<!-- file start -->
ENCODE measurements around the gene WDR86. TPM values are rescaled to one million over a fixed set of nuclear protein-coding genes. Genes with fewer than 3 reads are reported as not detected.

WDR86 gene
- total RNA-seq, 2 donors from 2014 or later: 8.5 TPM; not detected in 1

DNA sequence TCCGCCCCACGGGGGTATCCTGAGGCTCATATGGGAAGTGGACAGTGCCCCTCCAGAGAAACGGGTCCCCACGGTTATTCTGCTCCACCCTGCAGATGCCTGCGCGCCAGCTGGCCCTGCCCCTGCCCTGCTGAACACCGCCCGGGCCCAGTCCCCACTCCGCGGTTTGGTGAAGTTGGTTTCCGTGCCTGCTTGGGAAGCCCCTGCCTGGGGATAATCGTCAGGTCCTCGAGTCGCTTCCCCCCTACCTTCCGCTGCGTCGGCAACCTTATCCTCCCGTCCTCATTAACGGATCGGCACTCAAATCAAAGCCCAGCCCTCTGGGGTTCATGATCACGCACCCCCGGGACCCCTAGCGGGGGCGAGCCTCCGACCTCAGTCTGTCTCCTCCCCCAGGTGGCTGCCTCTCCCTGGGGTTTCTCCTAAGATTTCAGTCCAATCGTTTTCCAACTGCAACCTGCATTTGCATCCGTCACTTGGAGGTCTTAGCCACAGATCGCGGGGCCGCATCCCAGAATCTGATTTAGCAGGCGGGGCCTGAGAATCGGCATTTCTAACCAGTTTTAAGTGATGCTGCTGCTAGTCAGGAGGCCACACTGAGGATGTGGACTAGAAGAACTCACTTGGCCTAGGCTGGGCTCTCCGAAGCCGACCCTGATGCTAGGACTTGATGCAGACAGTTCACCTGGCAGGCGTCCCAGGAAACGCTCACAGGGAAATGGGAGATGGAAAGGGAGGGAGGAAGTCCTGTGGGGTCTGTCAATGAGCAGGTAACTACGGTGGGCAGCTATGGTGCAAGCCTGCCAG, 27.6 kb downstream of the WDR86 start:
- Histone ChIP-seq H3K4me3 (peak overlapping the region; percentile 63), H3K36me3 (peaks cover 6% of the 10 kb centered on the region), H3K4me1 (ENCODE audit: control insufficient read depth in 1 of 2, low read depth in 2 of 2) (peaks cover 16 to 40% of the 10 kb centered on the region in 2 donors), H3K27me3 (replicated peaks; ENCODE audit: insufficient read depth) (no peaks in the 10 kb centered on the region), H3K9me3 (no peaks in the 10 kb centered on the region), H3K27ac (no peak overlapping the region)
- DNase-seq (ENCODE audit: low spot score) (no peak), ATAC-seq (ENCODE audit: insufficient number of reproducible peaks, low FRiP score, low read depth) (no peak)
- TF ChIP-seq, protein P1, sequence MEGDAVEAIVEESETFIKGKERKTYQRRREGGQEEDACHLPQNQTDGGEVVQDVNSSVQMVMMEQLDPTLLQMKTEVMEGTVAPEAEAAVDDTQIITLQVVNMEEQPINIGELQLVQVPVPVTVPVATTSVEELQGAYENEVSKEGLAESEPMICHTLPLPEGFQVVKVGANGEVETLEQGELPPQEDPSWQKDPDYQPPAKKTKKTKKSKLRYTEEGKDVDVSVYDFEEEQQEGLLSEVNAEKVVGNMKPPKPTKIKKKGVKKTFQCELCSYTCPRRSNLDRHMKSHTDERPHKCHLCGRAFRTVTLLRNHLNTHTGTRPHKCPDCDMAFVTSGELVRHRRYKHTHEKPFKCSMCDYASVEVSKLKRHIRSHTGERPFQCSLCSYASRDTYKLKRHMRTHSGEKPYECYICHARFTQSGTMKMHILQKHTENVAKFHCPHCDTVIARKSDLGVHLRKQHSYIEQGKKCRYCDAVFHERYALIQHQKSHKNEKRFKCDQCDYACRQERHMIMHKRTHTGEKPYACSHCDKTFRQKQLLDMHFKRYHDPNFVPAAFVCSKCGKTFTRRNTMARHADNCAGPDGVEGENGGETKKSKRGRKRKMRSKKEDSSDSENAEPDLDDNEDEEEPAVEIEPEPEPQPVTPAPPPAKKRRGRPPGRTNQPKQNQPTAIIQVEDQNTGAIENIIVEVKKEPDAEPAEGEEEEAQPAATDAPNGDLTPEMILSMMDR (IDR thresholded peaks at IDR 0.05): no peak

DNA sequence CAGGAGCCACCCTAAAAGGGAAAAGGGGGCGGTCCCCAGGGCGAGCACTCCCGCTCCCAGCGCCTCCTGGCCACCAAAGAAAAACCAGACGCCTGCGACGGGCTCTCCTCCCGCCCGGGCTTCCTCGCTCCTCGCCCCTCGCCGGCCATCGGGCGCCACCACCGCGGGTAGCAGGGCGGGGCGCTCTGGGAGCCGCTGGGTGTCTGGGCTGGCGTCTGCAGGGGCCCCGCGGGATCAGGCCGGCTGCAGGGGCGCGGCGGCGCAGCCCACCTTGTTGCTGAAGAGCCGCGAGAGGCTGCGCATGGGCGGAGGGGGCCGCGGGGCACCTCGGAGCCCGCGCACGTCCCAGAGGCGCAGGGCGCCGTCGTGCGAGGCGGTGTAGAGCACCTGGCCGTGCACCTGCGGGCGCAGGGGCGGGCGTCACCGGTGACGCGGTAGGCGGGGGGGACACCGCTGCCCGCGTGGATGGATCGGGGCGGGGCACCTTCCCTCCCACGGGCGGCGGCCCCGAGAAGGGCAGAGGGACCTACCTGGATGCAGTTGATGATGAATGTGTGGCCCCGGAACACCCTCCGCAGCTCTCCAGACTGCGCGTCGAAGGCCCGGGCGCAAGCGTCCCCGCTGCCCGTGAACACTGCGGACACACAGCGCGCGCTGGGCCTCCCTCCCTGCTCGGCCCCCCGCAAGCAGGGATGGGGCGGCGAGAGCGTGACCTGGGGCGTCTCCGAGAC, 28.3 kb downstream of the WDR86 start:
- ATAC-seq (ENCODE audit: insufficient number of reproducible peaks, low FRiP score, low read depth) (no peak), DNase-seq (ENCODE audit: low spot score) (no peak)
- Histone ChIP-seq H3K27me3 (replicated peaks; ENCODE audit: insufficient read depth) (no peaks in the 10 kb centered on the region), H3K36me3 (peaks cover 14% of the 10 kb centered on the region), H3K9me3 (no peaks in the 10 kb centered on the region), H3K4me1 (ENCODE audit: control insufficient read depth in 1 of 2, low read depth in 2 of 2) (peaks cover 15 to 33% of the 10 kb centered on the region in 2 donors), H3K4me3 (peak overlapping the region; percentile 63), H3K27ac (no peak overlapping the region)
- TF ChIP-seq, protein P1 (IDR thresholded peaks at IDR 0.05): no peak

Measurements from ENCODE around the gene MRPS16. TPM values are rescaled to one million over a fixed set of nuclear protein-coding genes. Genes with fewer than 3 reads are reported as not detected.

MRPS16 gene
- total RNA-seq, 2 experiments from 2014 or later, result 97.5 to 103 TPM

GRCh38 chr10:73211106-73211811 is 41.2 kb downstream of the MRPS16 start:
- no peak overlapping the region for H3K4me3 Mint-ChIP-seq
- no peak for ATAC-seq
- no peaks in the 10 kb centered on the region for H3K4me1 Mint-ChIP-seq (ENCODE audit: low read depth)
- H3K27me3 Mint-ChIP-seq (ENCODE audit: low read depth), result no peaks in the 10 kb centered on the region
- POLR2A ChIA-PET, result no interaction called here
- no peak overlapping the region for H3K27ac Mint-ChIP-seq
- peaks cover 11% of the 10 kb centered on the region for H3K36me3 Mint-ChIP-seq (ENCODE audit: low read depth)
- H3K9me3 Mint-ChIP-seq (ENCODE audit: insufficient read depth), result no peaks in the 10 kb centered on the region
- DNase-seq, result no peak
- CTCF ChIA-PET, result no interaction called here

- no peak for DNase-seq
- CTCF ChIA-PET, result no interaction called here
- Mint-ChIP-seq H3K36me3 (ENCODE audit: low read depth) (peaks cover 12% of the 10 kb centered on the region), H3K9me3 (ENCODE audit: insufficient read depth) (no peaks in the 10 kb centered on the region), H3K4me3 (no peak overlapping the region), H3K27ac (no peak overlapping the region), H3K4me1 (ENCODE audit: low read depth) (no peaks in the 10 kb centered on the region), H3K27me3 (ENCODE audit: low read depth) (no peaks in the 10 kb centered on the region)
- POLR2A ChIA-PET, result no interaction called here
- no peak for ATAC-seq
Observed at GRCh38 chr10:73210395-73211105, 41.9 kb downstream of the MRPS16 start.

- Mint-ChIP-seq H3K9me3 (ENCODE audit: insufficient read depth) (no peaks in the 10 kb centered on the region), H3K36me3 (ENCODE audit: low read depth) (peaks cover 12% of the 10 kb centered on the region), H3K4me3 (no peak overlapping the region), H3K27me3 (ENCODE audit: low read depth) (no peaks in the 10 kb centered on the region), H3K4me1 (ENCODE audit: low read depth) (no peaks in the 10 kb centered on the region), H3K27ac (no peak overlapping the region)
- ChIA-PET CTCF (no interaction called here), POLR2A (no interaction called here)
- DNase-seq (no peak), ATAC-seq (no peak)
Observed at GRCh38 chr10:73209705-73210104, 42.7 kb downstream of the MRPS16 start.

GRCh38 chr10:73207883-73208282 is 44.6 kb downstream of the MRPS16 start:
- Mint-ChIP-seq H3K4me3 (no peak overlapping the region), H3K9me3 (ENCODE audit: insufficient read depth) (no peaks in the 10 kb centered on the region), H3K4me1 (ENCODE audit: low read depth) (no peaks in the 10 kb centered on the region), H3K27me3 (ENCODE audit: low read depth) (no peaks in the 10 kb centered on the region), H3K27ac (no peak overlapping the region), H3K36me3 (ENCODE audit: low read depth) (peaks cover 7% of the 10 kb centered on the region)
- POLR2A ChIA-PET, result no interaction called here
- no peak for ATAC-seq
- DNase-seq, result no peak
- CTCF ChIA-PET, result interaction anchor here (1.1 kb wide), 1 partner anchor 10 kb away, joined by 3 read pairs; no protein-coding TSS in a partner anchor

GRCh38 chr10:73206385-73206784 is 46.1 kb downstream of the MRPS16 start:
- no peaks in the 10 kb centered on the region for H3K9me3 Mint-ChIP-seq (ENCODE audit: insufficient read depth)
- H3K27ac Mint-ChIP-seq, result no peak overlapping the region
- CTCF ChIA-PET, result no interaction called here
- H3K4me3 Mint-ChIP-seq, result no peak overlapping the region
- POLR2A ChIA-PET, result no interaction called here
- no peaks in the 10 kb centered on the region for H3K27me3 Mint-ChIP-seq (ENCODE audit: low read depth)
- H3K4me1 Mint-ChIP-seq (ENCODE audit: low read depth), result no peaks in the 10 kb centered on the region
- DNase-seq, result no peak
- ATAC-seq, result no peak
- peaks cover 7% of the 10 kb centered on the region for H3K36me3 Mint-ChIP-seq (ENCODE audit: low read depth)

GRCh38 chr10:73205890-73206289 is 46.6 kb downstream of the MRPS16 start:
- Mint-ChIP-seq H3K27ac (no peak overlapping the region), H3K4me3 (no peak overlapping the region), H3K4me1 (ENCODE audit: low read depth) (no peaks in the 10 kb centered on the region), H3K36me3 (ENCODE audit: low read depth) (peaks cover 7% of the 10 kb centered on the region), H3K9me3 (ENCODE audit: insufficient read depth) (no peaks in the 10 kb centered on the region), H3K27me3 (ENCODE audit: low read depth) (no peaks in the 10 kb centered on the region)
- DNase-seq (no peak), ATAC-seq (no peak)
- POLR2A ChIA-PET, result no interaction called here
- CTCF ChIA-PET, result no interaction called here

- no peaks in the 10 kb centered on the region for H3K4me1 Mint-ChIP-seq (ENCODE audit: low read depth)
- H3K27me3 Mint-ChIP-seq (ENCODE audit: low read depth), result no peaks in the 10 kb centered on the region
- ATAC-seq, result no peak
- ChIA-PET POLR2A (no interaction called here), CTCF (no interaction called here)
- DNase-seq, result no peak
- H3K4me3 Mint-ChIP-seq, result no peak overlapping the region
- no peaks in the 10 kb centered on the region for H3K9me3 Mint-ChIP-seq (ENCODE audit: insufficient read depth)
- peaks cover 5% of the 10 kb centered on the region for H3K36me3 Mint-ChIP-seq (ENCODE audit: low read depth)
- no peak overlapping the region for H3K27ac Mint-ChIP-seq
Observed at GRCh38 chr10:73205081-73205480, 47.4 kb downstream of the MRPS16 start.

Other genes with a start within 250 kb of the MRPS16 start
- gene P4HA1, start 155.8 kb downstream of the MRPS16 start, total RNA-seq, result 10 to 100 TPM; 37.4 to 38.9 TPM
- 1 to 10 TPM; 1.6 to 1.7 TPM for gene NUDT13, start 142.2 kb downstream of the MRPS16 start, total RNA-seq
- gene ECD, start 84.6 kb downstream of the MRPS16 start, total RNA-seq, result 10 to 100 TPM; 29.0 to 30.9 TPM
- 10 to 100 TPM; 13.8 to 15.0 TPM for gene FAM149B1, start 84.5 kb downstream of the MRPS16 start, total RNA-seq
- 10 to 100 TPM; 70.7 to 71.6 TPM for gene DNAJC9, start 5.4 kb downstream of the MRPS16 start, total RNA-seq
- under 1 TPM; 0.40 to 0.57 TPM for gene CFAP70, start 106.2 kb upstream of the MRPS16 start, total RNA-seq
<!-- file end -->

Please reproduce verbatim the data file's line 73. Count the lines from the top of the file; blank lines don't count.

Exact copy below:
- 10 to 100 TPM; 70.7 to 71.6 TPM for gene DNAJC9, start 5.4 kb downstream of the MRPS16 start, total RNA-seq